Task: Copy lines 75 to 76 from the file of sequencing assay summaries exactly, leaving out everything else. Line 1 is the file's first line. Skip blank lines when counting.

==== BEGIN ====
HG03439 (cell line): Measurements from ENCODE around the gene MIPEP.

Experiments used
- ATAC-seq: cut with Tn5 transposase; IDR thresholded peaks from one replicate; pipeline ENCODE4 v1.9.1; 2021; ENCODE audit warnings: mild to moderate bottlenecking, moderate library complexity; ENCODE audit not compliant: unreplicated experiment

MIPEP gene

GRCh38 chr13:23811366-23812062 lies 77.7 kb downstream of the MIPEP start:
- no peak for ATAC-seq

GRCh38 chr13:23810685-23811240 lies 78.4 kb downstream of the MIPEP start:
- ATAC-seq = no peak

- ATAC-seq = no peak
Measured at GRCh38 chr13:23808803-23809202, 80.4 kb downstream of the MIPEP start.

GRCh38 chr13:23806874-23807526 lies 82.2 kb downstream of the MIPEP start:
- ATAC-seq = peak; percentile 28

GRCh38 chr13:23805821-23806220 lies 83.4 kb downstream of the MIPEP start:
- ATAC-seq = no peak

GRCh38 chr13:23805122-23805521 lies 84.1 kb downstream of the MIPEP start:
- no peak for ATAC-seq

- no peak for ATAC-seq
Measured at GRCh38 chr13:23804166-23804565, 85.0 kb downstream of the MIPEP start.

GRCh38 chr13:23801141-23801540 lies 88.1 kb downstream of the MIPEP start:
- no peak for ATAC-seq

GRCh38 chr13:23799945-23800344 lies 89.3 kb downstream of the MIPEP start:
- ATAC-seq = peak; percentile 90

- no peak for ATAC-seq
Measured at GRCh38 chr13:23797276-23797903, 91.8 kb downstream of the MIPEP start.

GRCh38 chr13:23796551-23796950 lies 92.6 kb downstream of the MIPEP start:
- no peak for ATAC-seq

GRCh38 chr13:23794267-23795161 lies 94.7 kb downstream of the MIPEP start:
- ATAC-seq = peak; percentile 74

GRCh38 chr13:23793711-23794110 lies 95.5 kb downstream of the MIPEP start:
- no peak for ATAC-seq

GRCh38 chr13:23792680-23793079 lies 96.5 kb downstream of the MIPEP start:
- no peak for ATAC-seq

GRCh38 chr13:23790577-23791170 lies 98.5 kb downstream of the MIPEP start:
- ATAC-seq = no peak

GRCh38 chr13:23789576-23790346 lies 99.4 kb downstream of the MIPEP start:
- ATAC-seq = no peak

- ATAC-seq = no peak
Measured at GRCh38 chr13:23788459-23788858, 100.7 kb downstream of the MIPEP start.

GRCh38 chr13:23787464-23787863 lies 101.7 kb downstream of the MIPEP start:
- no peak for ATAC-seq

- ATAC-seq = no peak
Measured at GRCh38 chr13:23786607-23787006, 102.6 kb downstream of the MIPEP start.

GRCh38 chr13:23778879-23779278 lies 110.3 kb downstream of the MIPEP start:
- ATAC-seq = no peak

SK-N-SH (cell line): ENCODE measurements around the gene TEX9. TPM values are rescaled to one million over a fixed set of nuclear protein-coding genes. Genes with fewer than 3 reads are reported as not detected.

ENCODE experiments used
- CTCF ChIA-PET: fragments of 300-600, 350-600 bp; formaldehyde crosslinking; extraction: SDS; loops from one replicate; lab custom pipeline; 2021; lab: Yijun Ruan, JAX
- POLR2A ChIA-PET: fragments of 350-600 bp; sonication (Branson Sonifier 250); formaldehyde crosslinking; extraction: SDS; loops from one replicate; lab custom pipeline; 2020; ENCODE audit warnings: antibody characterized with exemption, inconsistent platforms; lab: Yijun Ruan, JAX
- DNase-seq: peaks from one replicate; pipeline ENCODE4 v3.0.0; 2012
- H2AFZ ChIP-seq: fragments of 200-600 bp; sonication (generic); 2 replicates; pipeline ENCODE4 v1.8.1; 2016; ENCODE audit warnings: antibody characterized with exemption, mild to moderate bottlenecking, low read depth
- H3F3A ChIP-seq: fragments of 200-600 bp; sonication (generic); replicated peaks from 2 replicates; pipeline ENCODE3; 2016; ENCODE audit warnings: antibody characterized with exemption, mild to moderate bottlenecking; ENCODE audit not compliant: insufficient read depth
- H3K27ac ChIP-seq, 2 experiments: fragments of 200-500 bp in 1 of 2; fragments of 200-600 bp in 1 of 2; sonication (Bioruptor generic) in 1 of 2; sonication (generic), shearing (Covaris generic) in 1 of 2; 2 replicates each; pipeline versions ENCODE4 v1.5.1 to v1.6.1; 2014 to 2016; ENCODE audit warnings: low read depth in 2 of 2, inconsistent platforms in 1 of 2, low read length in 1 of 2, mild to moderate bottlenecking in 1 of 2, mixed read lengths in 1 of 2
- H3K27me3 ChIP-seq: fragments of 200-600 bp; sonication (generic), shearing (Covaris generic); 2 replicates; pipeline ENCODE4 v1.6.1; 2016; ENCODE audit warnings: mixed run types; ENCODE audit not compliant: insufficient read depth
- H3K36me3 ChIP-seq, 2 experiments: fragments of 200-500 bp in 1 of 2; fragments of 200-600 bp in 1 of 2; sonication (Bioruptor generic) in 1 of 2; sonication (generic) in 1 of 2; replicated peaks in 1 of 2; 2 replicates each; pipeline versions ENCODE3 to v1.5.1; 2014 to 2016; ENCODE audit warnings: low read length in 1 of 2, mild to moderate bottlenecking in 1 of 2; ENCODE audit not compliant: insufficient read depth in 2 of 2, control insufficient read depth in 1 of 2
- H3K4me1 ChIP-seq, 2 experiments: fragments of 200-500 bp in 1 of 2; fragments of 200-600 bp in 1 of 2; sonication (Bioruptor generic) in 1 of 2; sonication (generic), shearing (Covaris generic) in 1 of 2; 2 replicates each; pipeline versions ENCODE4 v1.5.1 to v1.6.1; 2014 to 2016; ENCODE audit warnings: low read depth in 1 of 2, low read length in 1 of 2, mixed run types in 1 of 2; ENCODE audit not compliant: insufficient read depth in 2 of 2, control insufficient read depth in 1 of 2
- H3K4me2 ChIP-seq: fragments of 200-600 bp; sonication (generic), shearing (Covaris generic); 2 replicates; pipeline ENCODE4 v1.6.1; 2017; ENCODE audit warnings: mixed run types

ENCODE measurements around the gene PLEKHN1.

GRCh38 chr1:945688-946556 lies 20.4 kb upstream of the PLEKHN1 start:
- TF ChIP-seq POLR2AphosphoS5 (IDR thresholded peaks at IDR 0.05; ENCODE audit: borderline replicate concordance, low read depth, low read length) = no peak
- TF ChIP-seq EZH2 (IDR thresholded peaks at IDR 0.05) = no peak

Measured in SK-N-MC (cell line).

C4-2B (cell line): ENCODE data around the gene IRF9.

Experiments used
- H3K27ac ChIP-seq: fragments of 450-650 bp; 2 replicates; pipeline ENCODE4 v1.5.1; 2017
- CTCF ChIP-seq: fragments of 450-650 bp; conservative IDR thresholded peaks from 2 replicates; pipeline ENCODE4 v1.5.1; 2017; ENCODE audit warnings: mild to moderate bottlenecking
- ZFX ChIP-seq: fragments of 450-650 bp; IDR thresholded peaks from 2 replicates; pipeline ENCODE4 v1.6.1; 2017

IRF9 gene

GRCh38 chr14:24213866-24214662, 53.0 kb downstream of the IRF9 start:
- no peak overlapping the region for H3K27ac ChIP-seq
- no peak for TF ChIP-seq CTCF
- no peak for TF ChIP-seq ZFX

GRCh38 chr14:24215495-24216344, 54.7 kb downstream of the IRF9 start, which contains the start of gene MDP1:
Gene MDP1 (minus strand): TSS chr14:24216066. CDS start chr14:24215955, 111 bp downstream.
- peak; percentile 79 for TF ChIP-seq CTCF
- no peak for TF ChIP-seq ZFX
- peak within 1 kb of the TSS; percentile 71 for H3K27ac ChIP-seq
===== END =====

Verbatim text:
- no peak for TF ChIP-seq ZFX
- peak within 1 kb of the TSS; percentile 71 for H3K27ac ChIP-seq